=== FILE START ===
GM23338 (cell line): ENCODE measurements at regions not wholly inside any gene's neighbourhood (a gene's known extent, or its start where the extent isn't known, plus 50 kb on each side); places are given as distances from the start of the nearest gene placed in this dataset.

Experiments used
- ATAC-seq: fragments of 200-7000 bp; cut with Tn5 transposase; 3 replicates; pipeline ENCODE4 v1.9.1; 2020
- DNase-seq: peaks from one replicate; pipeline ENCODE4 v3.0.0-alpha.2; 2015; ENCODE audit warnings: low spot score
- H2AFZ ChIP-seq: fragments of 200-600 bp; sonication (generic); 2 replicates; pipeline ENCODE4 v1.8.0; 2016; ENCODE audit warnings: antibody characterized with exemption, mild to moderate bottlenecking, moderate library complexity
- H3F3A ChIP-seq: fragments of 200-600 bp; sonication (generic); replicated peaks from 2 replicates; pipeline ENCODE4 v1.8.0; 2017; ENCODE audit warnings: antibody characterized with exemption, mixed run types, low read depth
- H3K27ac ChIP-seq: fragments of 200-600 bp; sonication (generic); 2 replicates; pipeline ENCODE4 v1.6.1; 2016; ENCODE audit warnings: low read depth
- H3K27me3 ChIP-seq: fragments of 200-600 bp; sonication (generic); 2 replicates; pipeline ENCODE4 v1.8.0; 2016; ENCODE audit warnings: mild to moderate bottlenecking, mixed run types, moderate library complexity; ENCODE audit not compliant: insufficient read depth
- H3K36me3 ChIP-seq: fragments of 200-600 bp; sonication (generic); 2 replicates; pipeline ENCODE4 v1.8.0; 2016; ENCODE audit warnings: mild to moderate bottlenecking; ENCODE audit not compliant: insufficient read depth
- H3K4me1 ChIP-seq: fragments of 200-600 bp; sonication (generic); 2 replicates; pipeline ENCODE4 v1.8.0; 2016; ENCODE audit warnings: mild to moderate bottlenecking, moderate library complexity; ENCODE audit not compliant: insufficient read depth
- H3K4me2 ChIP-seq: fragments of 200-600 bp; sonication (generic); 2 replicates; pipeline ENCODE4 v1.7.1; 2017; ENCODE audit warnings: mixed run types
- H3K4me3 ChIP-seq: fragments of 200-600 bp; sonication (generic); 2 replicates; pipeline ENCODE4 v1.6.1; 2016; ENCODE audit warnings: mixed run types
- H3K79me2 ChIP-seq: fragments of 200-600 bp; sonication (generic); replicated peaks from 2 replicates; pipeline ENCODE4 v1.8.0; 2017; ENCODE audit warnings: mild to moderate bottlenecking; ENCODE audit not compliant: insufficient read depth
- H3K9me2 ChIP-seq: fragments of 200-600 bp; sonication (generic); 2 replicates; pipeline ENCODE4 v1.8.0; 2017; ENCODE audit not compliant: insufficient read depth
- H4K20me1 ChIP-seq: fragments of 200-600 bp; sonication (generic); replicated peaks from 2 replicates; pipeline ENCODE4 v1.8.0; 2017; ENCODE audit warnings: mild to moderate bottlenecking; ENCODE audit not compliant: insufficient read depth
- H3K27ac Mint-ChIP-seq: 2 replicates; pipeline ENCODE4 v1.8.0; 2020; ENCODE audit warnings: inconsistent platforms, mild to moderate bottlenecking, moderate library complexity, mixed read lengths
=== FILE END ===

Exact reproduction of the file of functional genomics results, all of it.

GM23338 (cell line): ENCODE measurements at regions not wholly inside any gene's neighbourhood (a gene's known extent, or its start where the extent isn't known, plus 50 kb on each side); places are given as distances from the start of the nearest gene placed in this dataset.

Experiments used
- ATAC-seq: fragments of 200-7000 bp; cut with Tn5 transposase; 3 replicates; pipeline ENCODE4 v1.9.1; 2020
- DNase-seq: peaks from one replicate; pipeline ENCODE4 v3.0.0-alpha.2; 2015; ENCODE audit warnings: low spot score
- H2AFZ ChIP-seq: fragments of 200-600 bp; sonication (generic); 2 replicates; pipeline ENCODE4 v1.8.0; 2016; ENCODE audit warnings: antibody characterized with exemption, mild to moderate bottlenecking, moderate library complexity
- H3F3A ChIP-seq: fragments of 200-600 bp; sonication (generic); replicated peaks from 2 replicates; pipeline ENCODE4 v1.8.0; 2017; ENCODE audit warnings: antibody characterized with exemption, mixed run types, low read depth
- H3K27ac ChIP-seq: fragments of 200-600 bp; sonication (generic); 2 replicates; pipeline ENCODE4 v1.6.1; 2016; ENCODE audit warnings: low read depth
- H3K27me3 ChIP-seq: fragments of 200-600 bp; sonication (generic); 2 replicates; pipeline ENCODE4 v1.8.0; 2016; ENCODE audit warnings: mild to moderate bottlenecking, mixed run types, moderate library complexity; ENCODE audit not compliant: insufficient read depth
- H3K36me3 ChIP-seq: fragments of 200-600 bp; sonication (generic); 2 replicates; pipeline ENCODE4 v1.8.0; 2016; ENCODE audit warnings: mild to moderate bottlenecking; ENCODE audit not compliant: insufficient read depth
- H3K4me1 ChIP-seq: fragments of 200-600 bp; sonication (generic); 2 replicates; pipeline ENCODE4 v1.8.0; 2016; ENCODE audit warnings: mild to moderate bottlenecking, moderate library complexity; ENCODE audit not compliant: insufficient read depth
- H3K4me2 ChIP-seq: fragments of 200-600 bp; sonication (generic); 2 replicates; pipeline ENCODE4 v1.7.1; 2017; ENCODE audit warnings: mixed run types
- H3K4me3 ChIP-seq: fragments of 200-600 bp; sonication (generic); 2 replicates; pipeline ENCODE4 v1.6.1; 2016; ENCODE audit warnings: mixed run types
- H3K79me2 ChIP-seq: fragments of 200-600 bp; sonication (generic); replicated peaks from 2 replicates; pipeline ENCODE4 v1.8.0; 2017; ENCODE audit warnings: mild to moderate bottlenecking; ENCODE audit not compliant: insufficient read depth
- H3K9me2 ChIP-seq: fragments of 200-600 bp; sonication (generic); 2 replicates; pipeline ENCODE4 v1.8.0; 2017; ENCODE audit not compliant: insufficient read depth
- H4K20me1 ChIP-seq: fragments of 200-600 bp; sonication (generic); replicated peaks from 2 replicates; pipeline ENCODE4 v1.8.0; 2017; ENCODE audit warnings: mild to moderate bottlenecking; ENCODE audit not compliant: insufficient read depth
- H3K27ac Mint-ChIP-seq: 2 replicates; pipeline ENCODE4 v1.8.0; 2020; ENCODE audit warnings: inconsistent platforms, mild to moderate bottlenecking, moderate library complexity, mixed read lengths